As a global cycling company, Canyon has certainly been building notable momentum over recent months.
As a global cycling company, Canyon has certainly been building notable momentum over recent months. Locally, you would have seen Aussie whippets such as Jenni King and Mark Tupalski aboard Canyon mountain bikes, while further abroad Canyon has become a regular sight on the Enduro World Series circuit thanks in part to the mad talents of Fabien Barel.
Just a couple of weeks ago, Canyon launched their new Sender downhill bike to much fanfare, whilst also sparking rumours of an incoming World Cup DH team. Making more headlines in cycling-related news, the German bike brand made a big song and dance when it unveiled its new state-of-the-art factory back in October, which has been designed to meet increasing worldwide demand for their bikes. The big news for Australian riders however, was Canyon's announcement last year of their arrival in the Australian and New Zealand markets. Since then, Canyon has been spreading the word about its consumer-direct approach and the cost benefits of cutting bike shops and distributor warehouses out of the equation. They've also been spreading the word about their expanding bike line, which includes the Exceed and the Strive that we have recently reviewed here at AMB.
While the Exceed carbon hardtail impressed us with its light weight and the Strive ruffled feathers with its clever ShapeShifter technology, Canyon were keen for us to check out a more versatile model designed for the trail-riding masses; the Nerve AL.
Earlier this week, I received a large box with the word 'CANYON' spelt on the outside. Inside that box was our Nerve AL test bike. In case you didn't know already, the whole schtick with Canyon is that you order your bike online, and the bike is delivered directly to your door. There are no Canyon dealers, and there are no showrooms (well not here) - the entire transaction process is carried out online. The bikes themselves come directly from Canyon in Germany, and providing the model you want is in stock in their German warehouse, it'll take about 2-3 weeks to arrive. Shipping costs $199 for Australian customers, and $249 NZD for our Kiwi brethren. Once the box arrives at your house, there is a small amount of assembly required. Like any good home mechanic, I grabbed a 6-pack of beer, and began the unboxing process. I will be reviewing the Nerve AL in an upcoming issue of AMB Magazine, but for the meantime, lets have a look at the bike itself and what it's involved with receiving and building your own Canyon mountain bike.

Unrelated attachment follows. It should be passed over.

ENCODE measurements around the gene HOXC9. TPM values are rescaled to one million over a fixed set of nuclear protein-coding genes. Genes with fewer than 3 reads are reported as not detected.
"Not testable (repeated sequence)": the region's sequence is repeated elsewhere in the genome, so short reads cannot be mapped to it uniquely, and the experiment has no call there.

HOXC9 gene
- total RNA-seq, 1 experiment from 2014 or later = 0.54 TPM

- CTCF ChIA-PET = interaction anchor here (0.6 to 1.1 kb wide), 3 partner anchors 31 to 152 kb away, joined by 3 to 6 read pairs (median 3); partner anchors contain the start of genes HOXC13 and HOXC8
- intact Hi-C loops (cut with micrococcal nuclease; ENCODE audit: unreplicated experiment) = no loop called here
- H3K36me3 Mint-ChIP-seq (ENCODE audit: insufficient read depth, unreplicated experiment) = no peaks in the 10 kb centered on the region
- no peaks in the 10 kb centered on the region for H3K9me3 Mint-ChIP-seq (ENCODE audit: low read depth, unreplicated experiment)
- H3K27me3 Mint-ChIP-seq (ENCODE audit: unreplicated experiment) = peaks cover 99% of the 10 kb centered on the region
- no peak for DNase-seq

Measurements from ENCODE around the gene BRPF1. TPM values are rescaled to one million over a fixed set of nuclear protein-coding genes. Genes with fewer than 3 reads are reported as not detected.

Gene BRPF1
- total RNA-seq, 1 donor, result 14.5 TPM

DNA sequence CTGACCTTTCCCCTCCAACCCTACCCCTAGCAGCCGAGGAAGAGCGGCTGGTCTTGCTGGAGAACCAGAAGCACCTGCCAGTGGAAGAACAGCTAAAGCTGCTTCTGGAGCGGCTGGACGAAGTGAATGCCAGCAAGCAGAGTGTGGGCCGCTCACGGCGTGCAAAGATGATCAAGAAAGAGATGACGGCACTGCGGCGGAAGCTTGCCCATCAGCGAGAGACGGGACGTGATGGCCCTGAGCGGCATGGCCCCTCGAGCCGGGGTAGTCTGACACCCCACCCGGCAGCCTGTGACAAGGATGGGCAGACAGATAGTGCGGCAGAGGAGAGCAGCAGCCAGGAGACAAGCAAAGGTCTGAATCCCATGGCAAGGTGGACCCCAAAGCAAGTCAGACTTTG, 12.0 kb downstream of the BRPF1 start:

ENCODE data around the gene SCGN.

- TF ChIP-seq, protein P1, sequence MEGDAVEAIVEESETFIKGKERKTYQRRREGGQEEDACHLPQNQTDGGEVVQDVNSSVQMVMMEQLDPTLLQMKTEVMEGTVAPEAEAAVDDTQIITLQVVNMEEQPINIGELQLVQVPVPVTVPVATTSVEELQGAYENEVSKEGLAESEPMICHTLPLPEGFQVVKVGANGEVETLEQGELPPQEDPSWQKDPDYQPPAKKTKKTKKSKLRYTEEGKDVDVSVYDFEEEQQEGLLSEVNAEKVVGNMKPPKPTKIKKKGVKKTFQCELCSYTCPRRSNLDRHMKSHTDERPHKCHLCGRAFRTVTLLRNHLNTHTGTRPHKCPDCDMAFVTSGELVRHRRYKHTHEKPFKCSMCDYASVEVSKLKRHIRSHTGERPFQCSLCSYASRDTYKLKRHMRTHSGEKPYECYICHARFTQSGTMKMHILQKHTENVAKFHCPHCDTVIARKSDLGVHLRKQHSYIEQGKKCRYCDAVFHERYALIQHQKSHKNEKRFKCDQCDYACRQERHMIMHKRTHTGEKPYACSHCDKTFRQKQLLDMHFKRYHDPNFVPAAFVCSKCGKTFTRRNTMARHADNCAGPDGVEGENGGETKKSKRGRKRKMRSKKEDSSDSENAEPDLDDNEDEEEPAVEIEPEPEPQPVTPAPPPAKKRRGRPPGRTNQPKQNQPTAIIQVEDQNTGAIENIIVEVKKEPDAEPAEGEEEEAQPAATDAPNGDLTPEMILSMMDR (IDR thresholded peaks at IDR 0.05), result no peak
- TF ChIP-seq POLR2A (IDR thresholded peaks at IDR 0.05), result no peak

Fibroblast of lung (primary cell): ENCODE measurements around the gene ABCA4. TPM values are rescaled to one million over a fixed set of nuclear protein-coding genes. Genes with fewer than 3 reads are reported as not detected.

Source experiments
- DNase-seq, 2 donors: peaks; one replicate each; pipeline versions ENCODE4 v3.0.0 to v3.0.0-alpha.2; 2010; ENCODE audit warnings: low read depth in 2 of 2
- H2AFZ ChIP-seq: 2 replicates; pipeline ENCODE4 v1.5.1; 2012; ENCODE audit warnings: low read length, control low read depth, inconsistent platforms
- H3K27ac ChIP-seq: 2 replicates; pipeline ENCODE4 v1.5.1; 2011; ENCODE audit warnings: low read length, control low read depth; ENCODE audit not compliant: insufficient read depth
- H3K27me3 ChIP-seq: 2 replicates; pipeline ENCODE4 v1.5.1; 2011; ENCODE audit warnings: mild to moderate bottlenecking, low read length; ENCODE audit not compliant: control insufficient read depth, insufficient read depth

While I've heard a reasonable amount about the 2016 Canyon range, I must admit that I wasn't particularly familiar with the Nerve. For your reference, the Nerve AL is designed to straddle the gap between a lightweight full suspension race bike, and a burly All Mountain rig. It features a lightweight alloy frame, 110mm of rear wheel travel, 29" wheels, and a Fox 34 up front with 120mm of travel. It isn't super light, but it isn't super-slack either. It's a bike designed to address the needs of 80% of the market, appealing to riders who love to ride all day long, but still want some confidence and capability for letting rip on the descents.
"The Nerve is the ultimate all-round performer. At home having fun on your local trails or taking on a high-alpine epic, two full suspension chassis options with 120 mm (27.5”) or 110 mm (29”) offer the ideal setup for any riding scenario. The lightweight frame combined with an efficient rear triangle configuration make easy work of long and steep climbs while simultaneously ensuring ultimate control and handling precision for added confidence down sketchy descents. After the ideal ride for your next adventure? Look no further." - Canyon Bikes
The Canyon Nerve AL 9.9 features:
- Frame set: Canyon Nerve Alloy
- Front suspension: Fox 34 Performance FIT4 fork w/120mm travel
- Rear suspension: Fox FLOAT DPS Performance shock w/110mm travel
- Wheel set: DT Swiss XM 1501 Spline One
- Tyres: Continental Mountain King II 2.4" front & X-King 2.4" rear
- Drivetrain: Shimano Deore XT 2x11
- Cockpit: Canyon V14 alloy stem, H13 Flat AL handlebar & Ergon GA1 EVO grips
- Seatpost: RockShox Reverb Dropper w/125mm travel
- Sizes: Medium, Large, X-Large
- RRP: $3999